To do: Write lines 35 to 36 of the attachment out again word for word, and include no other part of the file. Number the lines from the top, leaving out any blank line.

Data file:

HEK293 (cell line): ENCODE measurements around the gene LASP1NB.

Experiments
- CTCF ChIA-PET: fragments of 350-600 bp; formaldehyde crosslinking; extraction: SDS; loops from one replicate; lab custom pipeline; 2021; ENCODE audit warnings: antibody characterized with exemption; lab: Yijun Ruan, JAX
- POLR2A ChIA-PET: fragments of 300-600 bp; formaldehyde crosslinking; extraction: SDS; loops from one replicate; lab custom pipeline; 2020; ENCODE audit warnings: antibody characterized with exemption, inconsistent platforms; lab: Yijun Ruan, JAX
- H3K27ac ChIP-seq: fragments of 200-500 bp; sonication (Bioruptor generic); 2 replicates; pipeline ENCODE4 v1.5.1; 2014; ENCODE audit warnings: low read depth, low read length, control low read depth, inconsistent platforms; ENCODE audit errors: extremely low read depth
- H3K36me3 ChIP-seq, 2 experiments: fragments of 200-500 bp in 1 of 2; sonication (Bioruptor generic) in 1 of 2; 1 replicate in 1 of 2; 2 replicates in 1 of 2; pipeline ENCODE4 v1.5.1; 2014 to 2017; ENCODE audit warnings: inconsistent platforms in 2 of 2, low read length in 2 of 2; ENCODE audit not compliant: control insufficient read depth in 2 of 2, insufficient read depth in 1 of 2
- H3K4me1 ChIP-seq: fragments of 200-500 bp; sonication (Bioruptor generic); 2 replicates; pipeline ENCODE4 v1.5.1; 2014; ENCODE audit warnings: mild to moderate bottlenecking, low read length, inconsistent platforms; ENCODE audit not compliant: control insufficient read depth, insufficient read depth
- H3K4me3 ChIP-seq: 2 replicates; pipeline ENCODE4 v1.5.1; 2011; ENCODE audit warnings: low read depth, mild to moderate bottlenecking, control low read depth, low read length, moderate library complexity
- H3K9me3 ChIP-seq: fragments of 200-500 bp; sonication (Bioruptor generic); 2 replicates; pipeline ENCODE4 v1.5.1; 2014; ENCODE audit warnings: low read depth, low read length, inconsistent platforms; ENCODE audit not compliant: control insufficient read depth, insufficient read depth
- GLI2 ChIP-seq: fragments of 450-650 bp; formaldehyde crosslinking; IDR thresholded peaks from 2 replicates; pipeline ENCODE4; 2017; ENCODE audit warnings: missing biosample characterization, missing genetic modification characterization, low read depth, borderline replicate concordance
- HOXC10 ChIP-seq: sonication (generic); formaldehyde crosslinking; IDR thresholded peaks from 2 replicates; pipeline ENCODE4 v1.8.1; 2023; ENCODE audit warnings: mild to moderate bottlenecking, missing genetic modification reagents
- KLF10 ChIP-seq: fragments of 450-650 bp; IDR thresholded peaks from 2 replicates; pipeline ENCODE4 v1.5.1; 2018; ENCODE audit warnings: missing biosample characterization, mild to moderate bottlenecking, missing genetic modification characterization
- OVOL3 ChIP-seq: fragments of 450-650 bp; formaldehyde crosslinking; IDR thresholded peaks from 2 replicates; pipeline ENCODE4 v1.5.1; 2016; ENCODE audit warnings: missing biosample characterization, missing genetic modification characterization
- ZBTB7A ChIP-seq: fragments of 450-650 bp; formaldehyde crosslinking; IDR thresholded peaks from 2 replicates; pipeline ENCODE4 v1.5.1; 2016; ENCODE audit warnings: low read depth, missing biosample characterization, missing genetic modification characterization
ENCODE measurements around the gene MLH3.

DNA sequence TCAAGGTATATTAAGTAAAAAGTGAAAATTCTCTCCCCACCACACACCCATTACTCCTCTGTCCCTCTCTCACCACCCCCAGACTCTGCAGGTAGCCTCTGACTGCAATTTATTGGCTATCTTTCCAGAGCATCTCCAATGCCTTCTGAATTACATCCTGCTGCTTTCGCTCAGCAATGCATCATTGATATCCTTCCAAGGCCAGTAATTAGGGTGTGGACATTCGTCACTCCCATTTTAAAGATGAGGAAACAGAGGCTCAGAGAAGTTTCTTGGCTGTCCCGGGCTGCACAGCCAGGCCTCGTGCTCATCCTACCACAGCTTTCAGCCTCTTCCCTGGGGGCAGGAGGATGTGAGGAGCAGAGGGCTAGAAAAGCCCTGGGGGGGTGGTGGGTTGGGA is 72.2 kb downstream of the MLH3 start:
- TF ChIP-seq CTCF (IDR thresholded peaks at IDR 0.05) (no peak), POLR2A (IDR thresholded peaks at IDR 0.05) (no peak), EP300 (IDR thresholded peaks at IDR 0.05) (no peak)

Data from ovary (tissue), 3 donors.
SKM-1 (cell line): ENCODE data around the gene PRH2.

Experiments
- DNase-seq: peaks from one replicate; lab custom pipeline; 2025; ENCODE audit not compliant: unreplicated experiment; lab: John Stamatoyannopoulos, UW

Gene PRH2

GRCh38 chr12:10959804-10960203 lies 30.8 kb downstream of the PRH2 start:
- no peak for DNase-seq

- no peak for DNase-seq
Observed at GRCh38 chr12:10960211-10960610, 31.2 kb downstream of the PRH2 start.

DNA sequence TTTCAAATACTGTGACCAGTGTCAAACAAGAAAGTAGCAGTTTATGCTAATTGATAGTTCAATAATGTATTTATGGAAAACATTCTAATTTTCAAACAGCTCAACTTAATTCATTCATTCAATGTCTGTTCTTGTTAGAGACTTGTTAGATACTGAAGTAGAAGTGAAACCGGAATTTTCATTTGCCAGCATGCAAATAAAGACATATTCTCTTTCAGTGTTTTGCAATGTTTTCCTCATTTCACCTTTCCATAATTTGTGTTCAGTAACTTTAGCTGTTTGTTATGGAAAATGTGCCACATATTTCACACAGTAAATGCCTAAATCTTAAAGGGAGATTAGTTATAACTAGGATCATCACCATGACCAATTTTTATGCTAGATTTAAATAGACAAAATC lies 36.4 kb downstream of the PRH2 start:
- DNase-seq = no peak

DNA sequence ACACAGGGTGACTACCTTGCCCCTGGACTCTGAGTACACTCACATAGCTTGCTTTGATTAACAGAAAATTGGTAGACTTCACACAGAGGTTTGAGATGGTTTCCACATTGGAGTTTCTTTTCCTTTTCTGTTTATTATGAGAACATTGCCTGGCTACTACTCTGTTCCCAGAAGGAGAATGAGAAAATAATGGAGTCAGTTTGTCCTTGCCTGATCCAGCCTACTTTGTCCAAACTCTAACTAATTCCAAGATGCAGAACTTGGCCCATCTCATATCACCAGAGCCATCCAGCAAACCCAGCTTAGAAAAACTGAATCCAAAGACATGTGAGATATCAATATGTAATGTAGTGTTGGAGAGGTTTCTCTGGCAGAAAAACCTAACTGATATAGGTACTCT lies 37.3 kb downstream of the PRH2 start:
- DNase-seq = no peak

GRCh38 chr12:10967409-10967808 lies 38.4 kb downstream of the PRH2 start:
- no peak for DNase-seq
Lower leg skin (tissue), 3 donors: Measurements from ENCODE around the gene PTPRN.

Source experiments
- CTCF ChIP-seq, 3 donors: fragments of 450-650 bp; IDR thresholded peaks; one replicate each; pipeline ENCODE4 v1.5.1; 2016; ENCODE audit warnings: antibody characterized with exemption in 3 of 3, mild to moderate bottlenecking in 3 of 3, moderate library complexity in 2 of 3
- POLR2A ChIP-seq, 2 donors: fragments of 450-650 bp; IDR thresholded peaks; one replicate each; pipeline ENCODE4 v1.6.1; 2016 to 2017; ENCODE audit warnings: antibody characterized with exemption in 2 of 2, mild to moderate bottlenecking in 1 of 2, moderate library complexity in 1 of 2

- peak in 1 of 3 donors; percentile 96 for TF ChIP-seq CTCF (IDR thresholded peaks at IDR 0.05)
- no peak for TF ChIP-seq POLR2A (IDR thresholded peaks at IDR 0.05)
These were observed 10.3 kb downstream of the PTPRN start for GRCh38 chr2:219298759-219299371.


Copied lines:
- CTCF ChIP-seq, 3 donors: fragments of 450-650 bp; IDR thresholded peaks; one replicate each; pipeline ENCODE4 v1.5.1; 2016; ENCODE audit warnings: antibody characterized with exemption in 3 of 3, mild to moderate bottlenecking in 3 of 3, moderate library complexity in 2 of 3
- POLR2A ChIP-seq, 2 donors: fragments of 450-650 bp; IDR thresholded peaks; one replicate each; pipeline ENCODE4 v1.6.1; 2016 to 2017; ENCODE audit warnings: antibody characterized with exemption in 2 of 2, mild to moderate bottlenecking in 1 of 2, moderate library complexity in 1 of 2